Upon Friedman's departure from the Rays to take a newly created position with the Dodgers as president of baseball operations, Maddon commented that the organization would roll on in part because of the job Friedman had done. Maddon said he was hopeful that the work he did while as manager would make the transition to a new manager a seamless one.
"I want to hope so," Maddon said. "It starts with Stu, Matt and Andrew. That's where it began. I was the steward on the field. I want to believe that we left a really good infrastructure there. I hope so. I really believe so. The players who are coming back know how to play. There's a Rays way of playing baseball that's been established. The Minor Leagues and the Major Leagues are on the same page.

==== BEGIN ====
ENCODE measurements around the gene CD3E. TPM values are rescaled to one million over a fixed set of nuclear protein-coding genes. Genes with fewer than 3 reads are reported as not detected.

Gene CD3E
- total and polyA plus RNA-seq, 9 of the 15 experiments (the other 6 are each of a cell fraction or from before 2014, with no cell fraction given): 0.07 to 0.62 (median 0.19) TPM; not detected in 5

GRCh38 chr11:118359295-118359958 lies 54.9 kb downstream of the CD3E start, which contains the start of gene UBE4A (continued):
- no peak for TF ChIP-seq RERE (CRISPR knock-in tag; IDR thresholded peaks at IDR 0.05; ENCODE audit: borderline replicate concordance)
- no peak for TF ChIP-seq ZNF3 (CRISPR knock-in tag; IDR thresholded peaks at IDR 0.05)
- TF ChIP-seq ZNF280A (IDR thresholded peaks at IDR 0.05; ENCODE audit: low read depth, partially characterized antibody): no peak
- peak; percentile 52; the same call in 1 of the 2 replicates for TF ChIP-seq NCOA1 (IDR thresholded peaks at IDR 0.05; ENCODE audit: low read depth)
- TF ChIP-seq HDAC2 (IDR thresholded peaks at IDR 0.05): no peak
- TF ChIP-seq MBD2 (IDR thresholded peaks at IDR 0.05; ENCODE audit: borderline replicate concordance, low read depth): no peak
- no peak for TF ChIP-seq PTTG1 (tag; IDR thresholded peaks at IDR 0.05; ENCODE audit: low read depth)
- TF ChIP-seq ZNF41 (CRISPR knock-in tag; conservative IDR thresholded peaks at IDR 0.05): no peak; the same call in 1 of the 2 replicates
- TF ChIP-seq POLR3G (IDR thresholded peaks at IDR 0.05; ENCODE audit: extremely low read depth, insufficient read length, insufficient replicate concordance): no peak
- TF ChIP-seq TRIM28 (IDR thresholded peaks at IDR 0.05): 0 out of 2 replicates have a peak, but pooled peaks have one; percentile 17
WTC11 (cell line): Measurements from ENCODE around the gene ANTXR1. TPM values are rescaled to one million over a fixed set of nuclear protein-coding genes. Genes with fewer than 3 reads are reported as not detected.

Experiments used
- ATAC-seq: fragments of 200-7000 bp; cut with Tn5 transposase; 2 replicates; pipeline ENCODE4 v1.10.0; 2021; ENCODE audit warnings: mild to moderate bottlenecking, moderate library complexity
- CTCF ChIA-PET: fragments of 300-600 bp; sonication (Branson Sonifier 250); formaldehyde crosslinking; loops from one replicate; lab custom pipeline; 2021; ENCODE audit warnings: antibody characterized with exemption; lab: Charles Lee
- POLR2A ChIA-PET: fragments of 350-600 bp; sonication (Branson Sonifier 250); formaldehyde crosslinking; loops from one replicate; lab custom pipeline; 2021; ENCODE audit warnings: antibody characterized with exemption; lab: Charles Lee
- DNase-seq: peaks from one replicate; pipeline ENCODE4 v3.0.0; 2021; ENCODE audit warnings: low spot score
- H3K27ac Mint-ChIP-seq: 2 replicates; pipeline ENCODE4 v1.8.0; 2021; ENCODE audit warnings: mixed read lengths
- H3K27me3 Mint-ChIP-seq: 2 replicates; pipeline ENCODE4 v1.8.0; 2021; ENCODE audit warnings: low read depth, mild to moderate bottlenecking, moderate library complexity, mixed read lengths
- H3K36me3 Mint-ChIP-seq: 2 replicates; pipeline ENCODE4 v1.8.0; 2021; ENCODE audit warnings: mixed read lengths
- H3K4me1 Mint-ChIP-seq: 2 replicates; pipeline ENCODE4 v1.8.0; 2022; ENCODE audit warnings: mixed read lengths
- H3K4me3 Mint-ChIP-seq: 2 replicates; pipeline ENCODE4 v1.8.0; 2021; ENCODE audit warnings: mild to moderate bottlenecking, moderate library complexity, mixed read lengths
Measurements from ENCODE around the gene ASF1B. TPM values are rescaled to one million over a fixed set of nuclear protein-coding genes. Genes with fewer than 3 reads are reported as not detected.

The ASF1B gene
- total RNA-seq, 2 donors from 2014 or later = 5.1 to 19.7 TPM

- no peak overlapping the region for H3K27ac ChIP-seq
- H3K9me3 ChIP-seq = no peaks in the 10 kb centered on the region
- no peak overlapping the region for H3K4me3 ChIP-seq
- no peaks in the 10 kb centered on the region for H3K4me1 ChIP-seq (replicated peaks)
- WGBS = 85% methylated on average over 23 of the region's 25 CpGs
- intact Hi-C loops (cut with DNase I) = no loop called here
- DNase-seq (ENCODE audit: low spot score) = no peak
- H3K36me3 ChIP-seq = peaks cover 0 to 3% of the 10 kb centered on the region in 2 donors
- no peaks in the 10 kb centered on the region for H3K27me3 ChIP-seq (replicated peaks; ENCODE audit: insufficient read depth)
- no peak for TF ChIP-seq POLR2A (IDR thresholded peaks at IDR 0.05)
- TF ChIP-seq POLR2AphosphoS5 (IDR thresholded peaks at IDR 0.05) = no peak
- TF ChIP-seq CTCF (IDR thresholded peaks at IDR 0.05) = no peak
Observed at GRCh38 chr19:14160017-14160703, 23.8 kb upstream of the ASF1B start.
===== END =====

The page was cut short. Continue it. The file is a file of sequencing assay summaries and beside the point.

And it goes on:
"I'm sure there's going to be some difficult moments transitionally, that's normal. But I think they're going to be fine."
Maddon said he has no offers on the table for any kind of employment right now.
"I am open for anything," Maddon said. "Even if it takes me to the point where I don't manage next year and have to sit out a year. There's just no telling. I just need to sit back and evaluate when a potential offer comes and see if it's amenable and then make a decision."
When asked about his best memories, Maddon harkened back to the beginning of his tenure as manager of the Rays in 2006.
"Primarily going back to 2006, being the manager for the first time and addressing the Devil Rays at Ray Naimoli Field," Maddon said. "Really a daunting moment, but something I was able to grow from."
A big part of what Maddon tried to do initially was to change the losing culture of the franchise. In that vein, he felt as though Elliot Johnson's memorable home-plate collision with Yankees catcher Francisco Cervelli should be remembered as a huge step for the organization.
Johnson took out Cervelli during a 2008 Spring Training game played in Tampa. Cervelli came away from the collision with a fractured wrist and bad blood between the teams followed.